The number of Arabic speakers has quadrupled in Manitoba in the last 20 years but for-credit Arabic language classes at the University of Manitoba struggle to survive.
The school says it’s up to the Arab community to raise money to fund them, as Icelandic, Polish and other communities have with other language programs. The university's Arabic language instructor worries the classes — and cultural identity linked to language — are at risk of dying.
"We have to raise money outside the university," said Rawia Azzahrawi, who's taught Arabic at the U of M for a decade and struggled to raise money for the elementary, intermediate and advanced classes. "Students are saying 'should we register for next year?' They're not sure if the Arabic class will be available."
University of Manitoba spokesman John Danakas said language courses offered through the faculty of arts need financial support from the community to sustain them. It's often a challenge to attract students and funding, he said.
Unlike Icelandic and Polish populations that arrived generations ago and are well established in Manitoba, the Arab community's roots are newer. From 2001 to 2016, Manitoba's Arabic speakers nearly quadrupled to 4,695 from 1,230, Statistics Canada data show.
"(Financial) support from the Arabic-speaking community is a struggle," said Azzahrawi. Many of the recent arrivals are resettled refugees starting over with few resources. The instructor said she has had to raise $12,000 for each level of the course that's been limited to elementary and intermediate since the advance class was cancelled four years ago. Her elementary and intermediate classes have averaged between 15 and 20 students. She fears the intermediate level will be dropped next and students will only be offered elementary Arabic.
Azzahrawi, who's a doctoral candidate at the U of M's faculty of education and a member of Manitoba for Arabic Education's board, donated $1,000 of her own money to support the classes because she feels so strongly about them. Language is linked to cultural identity, family connections and self esteem, she said, and she fears the next generation of Arab speakers will lose it.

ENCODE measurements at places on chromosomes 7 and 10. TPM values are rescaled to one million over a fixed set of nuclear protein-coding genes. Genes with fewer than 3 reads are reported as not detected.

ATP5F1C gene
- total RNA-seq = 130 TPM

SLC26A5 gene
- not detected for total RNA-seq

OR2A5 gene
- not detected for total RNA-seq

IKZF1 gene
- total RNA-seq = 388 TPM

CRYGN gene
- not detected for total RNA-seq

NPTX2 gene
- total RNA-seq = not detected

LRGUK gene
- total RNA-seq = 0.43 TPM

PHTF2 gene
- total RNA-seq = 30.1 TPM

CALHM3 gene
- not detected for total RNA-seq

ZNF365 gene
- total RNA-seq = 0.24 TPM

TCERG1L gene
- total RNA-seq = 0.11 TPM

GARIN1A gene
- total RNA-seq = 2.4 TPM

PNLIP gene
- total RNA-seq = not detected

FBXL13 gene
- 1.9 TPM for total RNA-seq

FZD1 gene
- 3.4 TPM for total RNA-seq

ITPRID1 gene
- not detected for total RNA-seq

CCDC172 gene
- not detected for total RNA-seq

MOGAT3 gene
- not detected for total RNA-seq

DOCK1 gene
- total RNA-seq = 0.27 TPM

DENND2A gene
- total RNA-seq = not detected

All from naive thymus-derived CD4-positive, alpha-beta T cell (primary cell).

"If they lose the language, they are losing part of their identity," said Azzahrawi. Learning Arabic helps them understand where they come from and who they are now, she said.
"They're feeling good about themselves," she said. "It doesn't mean they're losing their Canadian identity — it will strengthen their Canadian identity."
A former student of hers said Arabic classes are a sound investment in Manitoba.
"We're living in a very globalized world," said Adnan al-Olabe, president-elect of the Arab Students Association at the U of M. His parents immigrated to Canada from Syria in 1999 when he was two. He took Azzahrawi's intermediate class last year and learned how to write in Arabic. He'd take the advanced Arabic course if it was available, he said.
"Right now, economic hubs are in Abu Dhabi and Dubai," said the third-year science student, who wants to transfer to engineering.
Having Arabic speakers gives Manitoba a global edge in business, said al-Olabe. "The Arab community is growing and we're getting a lot of new people", but it's still young and doesn't yet have deep pockets or financial clout.
"Until that happens, I don't see how we can get more funding for the Arabic courses for the university," said al-Olabe.
Carol Sanders’ reporting on newcomers to Canada has made international headlines, earned national recognition but most importantly it’s shared the local stories of the growing diversity of people calling Manitoba home.